Definition of cinch in English:

cinch

noun

  • 1informal An extremely easy task.

    ‘the program was a cinch to use’
    • ‘This is not the most sophisticated-looking dish but it's a cinch to prepare and tastes terrific.’
    • ‘It's a cinch to make your own ‘convenience-type’ food.’
    • ‘Question 5 will be a cinch if you are a bit of a telly watcher.’
    • ‘All this makes vote fraud a cinch.’
    • ‘You would think that occupying my time would be a cinch.’
    • ‘What we learned at the time from some of the world's leading security experts was that breaking into even the most sensitive sites on the Internet was a cinch.’
    • ‘You would think that it would be a cinch to give an exciting or glamorous, or appropriately poetic, account of 36 hours in Rome.’
    • ‘The club is located just around the corner, so getting there is a cinch.’
    • ‘If you know the child well enough, buying that perfect gift is a cinch.’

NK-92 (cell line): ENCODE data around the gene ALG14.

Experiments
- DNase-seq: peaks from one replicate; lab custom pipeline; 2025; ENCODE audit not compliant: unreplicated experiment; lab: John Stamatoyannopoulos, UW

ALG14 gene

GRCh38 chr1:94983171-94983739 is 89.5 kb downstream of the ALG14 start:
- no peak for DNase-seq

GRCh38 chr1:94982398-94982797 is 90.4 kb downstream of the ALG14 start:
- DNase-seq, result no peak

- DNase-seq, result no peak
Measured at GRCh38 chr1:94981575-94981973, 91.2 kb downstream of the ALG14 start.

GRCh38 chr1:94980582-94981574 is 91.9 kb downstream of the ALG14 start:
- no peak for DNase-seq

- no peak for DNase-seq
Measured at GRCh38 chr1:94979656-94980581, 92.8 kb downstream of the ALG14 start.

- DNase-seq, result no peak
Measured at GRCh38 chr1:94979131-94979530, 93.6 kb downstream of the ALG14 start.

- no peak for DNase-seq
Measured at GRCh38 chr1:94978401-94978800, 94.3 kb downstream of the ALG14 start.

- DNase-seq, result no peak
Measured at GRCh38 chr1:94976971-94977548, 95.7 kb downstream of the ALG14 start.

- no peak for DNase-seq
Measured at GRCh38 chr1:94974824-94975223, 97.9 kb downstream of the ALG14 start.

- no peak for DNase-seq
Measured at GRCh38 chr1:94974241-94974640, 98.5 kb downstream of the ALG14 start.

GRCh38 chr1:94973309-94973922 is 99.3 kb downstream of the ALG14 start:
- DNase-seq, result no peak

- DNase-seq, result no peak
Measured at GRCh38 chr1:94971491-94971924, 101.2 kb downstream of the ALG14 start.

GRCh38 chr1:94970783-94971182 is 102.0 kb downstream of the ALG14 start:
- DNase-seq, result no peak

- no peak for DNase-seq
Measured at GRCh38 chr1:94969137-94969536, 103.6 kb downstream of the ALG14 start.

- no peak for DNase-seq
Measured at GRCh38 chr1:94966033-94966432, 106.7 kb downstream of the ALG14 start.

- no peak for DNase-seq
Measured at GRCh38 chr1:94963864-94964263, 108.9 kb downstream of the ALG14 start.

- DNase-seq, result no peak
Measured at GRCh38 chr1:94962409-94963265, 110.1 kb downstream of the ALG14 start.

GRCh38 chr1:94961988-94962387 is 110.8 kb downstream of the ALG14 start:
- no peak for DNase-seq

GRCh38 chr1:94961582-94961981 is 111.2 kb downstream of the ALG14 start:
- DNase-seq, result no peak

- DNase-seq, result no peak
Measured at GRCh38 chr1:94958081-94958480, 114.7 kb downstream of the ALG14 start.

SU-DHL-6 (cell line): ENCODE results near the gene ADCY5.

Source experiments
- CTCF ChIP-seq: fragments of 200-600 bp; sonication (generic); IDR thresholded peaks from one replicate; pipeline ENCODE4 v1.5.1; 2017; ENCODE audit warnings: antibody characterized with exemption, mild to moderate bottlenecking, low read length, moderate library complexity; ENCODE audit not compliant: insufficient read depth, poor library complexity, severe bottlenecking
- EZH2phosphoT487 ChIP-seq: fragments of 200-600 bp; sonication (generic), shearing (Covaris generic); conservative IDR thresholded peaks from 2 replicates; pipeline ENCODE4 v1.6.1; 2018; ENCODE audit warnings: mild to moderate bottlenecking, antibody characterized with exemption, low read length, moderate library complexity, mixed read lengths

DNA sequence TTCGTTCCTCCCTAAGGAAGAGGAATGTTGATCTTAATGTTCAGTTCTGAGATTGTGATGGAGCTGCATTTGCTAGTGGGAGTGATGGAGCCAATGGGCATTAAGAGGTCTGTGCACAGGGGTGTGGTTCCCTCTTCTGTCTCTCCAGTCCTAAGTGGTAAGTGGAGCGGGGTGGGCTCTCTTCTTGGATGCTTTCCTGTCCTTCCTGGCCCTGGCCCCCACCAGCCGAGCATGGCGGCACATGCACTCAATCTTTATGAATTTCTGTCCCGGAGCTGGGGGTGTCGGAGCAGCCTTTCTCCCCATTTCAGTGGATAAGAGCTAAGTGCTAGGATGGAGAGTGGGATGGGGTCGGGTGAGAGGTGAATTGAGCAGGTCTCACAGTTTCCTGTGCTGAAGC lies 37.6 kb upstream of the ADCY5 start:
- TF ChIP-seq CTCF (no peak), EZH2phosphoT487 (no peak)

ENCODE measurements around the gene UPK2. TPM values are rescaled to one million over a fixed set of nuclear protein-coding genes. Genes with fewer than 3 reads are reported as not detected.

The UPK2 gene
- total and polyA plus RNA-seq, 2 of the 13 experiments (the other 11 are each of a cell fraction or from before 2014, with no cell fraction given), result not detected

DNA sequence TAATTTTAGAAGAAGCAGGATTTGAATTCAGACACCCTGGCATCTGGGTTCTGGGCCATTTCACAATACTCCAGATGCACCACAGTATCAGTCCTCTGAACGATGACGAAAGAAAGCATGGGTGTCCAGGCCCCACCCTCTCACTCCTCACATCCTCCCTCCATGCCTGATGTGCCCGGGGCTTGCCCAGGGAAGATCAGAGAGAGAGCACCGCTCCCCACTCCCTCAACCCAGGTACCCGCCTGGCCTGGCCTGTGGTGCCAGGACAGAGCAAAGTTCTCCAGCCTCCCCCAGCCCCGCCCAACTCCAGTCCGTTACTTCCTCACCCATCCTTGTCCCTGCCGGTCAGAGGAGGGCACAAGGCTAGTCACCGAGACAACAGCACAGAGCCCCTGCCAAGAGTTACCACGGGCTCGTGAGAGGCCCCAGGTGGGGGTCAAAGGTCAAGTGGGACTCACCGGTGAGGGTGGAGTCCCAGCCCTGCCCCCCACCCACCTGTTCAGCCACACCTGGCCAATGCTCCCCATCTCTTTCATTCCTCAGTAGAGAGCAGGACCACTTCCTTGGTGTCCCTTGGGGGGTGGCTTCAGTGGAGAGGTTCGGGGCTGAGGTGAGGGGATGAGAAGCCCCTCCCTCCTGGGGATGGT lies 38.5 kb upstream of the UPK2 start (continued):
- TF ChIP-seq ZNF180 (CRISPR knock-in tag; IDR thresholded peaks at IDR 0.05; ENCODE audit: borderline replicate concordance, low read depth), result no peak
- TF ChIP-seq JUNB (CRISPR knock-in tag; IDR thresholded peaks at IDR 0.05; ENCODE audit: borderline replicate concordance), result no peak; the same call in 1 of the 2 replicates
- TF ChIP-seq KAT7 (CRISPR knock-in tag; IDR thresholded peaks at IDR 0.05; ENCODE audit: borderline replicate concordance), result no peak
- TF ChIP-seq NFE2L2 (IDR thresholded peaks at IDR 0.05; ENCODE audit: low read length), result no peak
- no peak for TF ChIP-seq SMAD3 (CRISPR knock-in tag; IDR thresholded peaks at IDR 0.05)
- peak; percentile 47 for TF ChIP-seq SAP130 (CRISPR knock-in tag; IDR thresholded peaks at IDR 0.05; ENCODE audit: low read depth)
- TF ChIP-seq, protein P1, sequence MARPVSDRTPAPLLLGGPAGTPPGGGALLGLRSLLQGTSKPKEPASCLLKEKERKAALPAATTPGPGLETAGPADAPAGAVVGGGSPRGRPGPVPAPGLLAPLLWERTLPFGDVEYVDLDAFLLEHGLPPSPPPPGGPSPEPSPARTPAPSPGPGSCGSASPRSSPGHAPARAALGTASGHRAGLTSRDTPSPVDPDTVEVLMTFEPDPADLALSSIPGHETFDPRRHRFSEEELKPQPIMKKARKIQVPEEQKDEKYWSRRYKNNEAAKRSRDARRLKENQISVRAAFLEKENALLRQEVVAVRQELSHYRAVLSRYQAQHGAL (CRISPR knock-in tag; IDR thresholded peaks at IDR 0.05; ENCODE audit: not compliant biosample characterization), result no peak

• ‘Running both Germany and UK will be a cinch for her.’
    • ‘For real poor people this should be a cinch; a real work-from-home opportunity.’
    • ‘Once I met the challenge of getting there for under $500, keeping costs down was a cinch.’
    • ‘It was a cinch getting insurance for me because I was 30, even though I had never driven unaccompanied.’
    • ‘Cleaning silicone toys is a cinch: you can boil them or throw them in the dishwasher.’
    • ‘It made broadcasting from Antarctica seem like a cinch.’
    • ‘With this lemonade concentrate in the refrigerator, making a cold drink is a cinch.’
    • ‘For people intimidated by new technology, even this process is a cinch!’
    • ‘Life should be a cinch for a wine-loving pop star.’
    • ‘As Bayard reminded me, it was a cinch to find it on the internet.’